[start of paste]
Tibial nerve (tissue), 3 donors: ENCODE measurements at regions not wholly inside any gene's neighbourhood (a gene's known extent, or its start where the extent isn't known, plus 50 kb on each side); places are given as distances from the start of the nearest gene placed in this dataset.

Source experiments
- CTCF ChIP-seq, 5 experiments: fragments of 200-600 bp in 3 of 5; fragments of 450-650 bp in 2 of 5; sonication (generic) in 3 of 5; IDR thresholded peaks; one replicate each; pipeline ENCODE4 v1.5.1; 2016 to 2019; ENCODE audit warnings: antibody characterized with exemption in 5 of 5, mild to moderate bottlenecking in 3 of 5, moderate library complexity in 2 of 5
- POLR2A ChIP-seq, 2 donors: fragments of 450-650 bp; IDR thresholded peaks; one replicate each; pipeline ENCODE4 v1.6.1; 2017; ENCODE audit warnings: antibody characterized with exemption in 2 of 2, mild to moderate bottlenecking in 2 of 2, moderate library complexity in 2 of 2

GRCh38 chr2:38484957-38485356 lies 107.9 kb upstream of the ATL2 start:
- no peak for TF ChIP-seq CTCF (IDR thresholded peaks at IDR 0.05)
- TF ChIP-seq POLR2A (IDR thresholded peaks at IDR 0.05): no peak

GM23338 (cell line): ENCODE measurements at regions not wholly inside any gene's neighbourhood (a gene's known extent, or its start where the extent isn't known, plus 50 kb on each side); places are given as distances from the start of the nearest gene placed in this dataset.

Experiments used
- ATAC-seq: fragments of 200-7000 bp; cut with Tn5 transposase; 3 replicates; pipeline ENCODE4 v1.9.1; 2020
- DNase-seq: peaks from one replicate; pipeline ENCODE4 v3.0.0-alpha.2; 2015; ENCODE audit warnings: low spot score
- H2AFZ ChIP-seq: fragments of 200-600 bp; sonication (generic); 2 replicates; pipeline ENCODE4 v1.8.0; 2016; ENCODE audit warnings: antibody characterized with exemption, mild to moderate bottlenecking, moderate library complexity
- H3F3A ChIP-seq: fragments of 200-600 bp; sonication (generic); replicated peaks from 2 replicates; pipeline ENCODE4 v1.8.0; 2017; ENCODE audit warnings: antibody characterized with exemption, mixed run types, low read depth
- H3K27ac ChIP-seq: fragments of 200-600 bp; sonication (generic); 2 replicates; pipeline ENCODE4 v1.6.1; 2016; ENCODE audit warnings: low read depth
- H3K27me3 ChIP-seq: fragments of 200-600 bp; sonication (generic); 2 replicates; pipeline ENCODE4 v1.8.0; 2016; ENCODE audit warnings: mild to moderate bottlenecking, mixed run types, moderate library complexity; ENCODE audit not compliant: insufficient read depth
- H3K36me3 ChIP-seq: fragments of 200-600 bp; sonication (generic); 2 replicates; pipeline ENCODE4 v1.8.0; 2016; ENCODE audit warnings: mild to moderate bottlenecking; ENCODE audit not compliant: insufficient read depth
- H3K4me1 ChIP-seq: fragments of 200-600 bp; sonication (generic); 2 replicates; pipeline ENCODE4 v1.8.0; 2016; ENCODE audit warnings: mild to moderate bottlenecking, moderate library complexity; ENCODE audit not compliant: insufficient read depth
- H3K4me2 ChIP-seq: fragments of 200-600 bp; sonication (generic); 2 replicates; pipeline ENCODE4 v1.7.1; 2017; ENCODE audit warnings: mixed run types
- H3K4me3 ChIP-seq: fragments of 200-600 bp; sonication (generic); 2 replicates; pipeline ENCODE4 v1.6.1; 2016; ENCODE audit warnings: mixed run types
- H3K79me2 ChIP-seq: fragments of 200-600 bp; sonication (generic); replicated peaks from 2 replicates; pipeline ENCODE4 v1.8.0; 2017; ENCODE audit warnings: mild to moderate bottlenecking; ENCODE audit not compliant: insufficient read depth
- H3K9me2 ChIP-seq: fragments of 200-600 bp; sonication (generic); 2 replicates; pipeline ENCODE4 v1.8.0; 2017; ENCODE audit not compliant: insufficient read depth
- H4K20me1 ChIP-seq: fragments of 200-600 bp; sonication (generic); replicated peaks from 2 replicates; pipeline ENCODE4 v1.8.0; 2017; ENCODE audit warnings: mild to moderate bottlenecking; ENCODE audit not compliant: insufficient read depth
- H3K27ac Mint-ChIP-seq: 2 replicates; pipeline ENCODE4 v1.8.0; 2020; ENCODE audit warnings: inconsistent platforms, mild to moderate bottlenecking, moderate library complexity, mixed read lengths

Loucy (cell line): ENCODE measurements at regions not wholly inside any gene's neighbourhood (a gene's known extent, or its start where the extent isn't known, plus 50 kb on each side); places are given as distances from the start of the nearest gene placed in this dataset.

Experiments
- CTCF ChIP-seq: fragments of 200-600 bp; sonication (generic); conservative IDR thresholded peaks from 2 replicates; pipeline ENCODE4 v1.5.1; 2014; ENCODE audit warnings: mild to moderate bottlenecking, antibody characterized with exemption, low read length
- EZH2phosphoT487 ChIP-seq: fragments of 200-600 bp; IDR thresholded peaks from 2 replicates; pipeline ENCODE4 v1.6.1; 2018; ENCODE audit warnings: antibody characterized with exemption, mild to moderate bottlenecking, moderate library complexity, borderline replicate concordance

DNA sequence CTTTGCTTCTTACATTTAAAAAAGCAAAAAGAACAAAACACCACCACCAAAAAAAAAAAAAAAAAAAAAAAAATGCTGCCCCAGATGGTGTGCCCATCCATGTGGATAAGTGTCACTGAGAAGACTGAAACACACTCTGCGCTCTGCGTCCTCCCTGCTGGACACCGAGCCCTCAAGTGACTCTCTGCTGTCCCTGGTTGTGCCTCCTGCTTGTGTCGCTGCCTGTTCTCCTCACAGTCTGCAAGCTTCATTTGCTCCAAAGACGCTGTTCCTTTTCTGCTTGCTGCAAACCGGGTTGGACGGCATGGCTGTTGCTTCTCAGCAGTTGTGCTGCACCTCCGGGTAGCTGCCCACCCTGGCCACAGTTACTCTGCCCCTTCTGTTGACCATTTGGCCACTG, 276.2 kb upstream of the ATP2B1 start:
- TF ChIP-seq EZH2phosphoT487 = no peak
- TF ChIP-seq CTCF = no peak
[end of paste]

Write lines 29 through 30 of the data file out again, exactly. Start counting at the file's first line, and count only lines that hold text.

- TF ChIP-seq EZH2phosphoT487 = no peak
- TF ChIP-seq CTCF = no peak